The Foreign Office was typically wary of unintended consequences. The Middle East Minister Alistair Burt very candidly told the Commons that he was sure that his brief and that of the Shadow Minister, Ian Lucas “said exactly the same thing: be very careful.”
However, the passionate advocacy of the moral and political case for recognition shifted both from their prepared positions. The dynamic was first picked up by Lucas who said that “the cause of recognising the genocide in Kurdistan has noble, well informed and eloquent torchbearers.”
He outlined the legal complexities but accepted the need to find further common ground with the Government and the Kurds collectively. The theme was developed by Burt who admitted that his position was “clear, but not necessarily comfortable or sufficient” and that “to the horror, no doubt, of officials,” conceded that “I do not think that I would be respecting the mood of the House and the way in which this issue has been debated if I were simply to say, ‘Look, this is our position, which you all know very well, and that is where we are.'” He added that both government and the Opposition know the implications, “but I think we both recognise that we would like to go a bit further.”
The formal recognition of the genocide by Parliament places the issue on a new plateau. The Government and the Opposition made formal commitments to co-operate in finding a legal pathway for recognition. It is not a done deal but it is much better than myself and others expected.
The debate was also characterised by searing honesty and soul-searching about the past from MPs with a long track record of support for the Kurds. Stalwarts Ann Clwyd and Jeremy Corbyn were the first to condemn Halabja. They both rounded on past British Governments that continued business as usual with Saddam including support for the Baghdad Arms Fair after Halabja. The Minister said that his predecessors were probably not right about that.
Labour MP Dave Anderson, who “completely and utterly” opposed the 2003 intervention explained how he had changed his mind through links with Kurdish trade unionists. He told the Commons that they had told him “We thank you, as a nation, for what you did for us in 1991, and we thank you even more for what you did for us in 2003, when you liberated us.'”
He confessed that “that was a shock for me: it was a slap in the face. I had seen what happened in 2003 as an invasion. However, it was all very well for me, sitting in the comfort of (his constituency) Blaydon, to say that it was really, really wrong. It was not me who was being wiped off the face of the earth, it was not my parents who were being buried alive, it was not my village that was being flattened, and it was not my real life–my community–that was being devastated and destroyed. That was happening to these people. Listening to what they said did not change my view that we went into Iraq for the wrong reasons, but what became very clear to me, and has remained clear to me ever since, was that we should have done it 20 years earlier. Why on earth did we not do that? If we had, this disgraceful thing (Halabja) would not have happened.”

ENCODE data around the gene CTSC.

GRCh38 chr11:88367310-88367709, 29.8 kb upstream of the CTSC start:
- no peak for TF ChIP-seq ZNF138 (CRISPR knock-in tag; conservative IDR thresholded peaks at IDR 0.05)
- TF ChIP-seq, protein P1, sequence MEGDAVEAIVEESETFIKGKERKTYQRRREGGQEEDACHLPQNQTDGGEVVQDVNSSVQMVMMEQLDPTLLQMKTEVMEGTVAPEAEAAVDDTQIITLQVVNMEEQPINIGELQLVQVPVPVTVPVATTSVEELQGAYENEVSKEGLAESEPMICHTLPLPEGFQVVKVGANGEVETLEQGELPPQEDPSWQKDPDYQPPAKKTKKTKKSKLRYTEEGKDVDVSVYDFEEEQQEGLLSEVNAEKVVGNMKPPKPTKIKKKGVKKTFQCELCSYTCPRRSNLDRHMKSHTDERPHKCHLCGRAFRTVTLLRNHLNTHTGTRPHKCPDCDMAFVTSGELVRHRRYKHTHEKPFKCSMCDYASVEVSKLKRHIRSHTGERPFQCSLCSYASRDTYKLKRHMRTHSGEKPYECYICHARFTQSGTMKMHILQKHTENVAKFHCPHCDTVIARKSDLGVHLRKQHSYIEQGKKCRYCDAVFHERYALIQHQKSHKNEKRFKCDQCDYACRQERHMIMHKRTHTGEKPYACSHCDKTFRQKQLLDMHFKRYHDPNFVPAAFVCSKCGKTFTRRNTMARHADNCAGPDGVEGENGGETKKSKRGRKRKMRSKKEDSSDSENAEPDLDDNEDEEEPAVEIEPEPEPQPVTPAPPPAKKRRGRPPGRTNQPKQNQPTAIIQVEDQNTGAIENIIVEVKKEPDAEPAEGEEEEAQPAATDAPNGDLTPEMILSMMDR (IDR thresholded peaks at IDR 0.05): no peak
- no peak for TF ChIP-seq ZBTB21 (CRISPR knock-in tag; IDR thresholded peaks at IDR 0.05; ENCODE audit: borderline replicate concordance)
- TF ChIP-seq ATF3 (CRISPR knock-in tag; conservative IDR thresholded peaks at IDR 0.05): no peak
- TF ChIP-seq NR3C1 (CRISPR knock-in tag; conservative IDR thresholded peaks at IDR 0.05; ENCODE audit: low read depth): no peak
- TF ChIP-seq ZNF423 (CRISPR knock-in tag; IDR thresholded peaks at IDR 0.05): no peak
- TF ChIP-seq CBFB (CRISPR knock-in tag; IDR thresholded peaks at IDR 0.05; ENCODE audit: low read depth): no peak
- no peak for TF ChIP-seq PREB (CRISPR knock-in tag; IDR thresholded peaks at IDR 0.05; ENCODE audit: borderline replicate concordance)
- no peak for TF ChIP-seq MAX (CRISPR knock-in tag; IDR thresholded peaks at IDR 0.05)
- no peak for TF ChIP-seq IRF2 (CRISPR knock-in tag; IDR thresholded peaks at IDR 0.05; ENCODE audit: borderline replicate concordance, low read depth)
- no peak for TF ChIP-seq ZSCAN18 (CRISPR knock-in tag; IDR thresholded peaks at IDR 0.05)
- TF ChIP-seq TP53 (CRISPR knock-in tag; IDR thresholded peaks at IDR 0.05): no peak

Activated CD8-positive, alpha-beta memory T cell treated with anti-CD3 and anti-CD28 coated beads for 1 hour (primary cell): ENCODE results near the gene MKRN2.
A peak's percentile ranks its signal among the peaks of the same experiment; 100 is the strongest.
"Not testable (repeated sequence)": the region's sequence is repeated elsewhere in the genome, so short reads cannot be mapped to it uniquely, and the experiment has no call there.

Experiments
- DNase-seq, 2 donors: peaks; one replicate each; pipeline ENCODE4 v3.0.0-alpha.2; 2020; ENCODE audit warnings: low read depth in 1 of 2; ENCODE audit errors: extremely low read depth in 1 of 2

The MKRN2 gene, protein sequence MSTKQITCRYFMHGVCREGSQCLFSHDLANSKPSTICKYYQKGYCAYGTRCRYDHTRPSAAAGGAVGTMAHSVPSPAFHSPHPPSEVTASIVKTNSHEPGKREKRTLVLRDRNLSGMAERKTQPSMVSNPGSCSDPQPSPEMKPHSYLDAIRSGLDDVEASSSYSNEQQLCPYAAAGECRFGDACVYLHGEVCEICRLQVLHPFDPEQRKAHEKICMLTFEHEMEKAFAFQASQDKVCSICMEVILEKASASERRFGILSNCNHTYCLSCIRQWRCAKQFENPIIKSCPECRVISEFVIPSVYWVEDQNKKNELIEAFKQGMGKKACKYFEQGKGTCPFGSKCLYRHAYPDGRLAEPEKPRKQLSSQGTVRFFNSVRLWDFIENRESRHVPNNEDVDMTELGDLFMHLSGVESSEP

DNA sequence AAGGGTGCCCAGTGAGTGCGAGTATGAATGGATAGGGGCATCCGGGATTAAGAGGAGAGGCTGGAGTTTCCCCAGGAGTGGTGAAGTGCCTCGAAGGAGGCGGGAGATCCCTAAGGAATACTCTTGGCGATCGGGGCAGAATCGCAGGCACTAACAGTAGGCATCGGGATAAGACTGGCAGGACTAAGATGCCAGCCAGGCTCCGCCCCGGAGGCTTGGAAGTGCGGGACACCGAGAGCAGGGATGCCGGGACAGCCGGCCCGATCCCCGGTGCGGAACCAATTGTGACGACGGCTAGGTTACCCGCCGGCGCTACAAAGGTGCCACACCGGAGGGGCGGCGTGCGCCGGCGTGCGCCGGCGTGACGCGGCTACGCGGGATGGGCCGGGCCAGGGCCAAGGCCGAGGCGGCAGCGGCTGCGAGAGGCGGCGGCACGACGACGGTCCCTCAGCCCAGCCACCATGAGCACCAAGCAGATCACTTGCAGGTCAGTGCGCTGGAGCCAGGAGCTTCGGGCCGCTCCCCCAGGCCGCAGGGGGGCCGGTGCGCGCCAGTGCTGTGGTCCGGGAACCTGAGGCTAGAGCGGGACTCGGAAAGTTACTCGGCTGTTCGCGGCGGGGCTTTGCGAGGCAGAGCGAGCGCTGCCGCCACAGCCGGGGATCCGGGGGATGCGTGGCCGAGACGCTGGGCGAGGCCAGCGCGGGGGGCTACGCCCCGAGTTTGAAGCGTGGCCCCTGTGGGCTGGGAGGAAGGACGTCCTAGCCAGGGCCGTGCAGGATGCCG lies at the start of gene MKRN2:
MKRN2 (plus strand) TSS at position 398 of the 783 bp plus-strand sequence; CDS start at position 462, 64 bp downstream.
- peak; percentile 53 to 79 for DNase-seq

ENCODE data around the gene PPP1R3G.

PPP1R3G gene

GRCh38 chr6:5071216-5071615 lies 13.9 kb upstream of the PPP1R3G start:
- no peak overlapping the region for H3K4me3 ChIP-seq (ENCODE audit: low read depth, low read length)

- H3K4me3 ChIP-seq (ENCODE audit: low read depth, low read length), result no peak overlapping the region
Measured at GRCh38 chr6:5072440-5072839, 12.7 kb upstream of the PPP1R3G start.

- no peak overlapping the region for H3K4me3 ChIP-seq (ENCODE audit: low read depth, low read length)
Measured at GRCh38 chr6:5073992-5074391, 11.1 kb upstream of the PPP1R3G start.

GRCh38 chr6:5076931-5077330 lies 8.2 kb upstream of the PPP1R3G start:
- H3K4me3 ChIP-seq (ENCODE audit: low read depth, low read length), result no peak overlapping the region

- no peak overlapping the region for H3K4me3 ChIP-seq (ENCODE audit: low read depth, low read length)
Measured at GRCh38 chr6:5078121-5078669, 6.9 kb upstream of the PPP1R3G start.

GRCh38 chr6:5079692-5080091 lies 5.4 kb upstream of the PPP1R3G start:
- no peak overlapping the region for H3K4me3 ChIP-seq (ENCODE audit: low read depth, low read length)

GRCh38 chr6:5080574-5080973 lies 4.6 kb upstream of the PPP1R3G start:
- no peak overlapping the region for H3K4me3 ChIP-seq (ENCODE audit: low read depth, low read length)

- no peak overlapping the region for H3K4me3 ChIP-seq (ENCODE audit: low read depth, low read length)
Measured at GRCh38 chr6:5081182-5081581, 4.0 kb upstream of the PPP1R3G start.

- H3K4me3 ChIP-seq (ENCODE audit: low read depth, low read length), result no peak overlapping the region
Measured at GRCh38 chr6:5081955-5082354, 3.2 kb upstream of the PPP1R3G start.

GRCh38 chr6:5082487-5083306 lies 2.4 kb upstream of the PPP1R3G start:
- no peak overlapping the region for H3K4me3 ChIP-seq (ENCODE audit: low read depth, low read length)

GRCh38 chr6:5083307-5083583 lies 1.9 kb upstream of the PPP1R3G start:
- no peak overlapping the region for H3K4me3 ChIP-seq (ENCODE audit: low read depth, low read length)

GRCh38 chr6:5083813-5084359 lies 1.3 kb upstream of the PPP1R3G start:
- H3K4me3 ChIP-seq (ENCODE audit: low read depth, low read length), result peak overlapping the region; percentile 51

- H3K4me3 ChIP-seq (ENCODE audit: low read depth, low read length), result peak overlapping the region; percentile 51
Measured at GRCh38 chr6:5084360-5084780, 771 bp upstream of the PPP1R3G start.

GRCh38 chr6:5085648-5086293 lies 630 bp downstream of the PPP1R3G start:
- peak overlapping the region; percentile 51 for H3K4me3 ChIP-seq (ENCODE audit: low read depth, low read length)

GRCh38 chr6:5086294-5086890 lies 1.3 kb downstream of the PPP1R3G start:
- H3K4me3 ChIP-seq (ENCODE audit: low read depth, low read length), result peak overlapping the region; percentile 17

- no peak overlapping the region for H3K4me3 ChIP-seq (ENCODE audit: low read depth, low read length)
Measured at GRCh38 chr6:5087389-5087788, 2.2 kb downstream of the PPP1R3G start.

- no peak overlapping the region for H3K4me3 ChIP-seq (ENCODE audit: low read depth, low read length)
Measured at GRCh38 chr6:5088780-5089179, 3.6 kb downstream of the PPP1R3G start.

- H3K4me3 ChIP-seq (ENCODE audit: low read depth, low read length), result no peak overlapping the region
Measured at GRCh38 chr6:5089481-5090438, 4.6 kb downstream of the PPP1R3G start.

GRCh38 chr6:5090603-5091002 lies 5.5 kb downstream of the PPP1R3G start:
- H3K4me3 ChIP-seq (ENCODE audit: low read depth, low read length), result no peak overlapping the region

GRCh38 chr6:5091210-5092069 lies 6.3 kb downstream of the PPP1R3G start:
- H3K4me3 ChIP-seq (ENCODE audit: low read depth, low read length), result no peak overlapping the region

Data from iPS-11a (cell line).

It is clear that the testimony of survivors, and the eloquence of the advocates could result in formal recognition of the Kurdish genocide by the British Government as well as its Parliament. This can then make it much more likely that the world will finally understand what happened to the Kurds and that the genocide will come to be marked in similar ways to other genocides.
British government reluctant to recognize Kurdish murders as genocide
Mon Feb 4, 2013 6:16PM GMT – Dale McEwan, Press TV, Arbil
The British government is reluctant to recognize the murder of thousands of Iraqi Kurds by former dictator Saddam Hossein as genocide. London says it’s waiting for an international judicial body to make such a declaration first.
The British government calls it a “complex legal question”. But the Kurds who lived through the crimes call them genocide. The British government is reluctant to recognise the murder of thousands of Iraqi Kurds as genocide.
A statement from the British government says: “… It is not for governments to decide whether a genocide has been committed in this case, as this is a complex legal question. Where an international judicial body finds a crime to have been a genocide, however, this will often play an important part in whether we will recognise one as such.” But Britain does admit that “no group suffered more than the Iraqi Kurds”.
Britain’s response comes amid an online petition calling on the parliament to hold a debate to recognise the deaths as genocide. The petition will close in March and still needs over 72,000 signatures.
The Anfal attacks against Iraqi Kurds ran from the 1960s to the late 1980s. Hundreds of thousands were murdered. Saddam Hussein spearheaded a chemical gas assault on Halabja town in 1988.
In December Sweden’s parliament became the first to recognise the murders as genocide.
Some observers say recognition of the attacks as genocide could help to prevent similar atrocities in other countries. But if governments become reluctant to take their own action, independent of what others believe, when will the international community feel compelled to take decisive action on such crimes?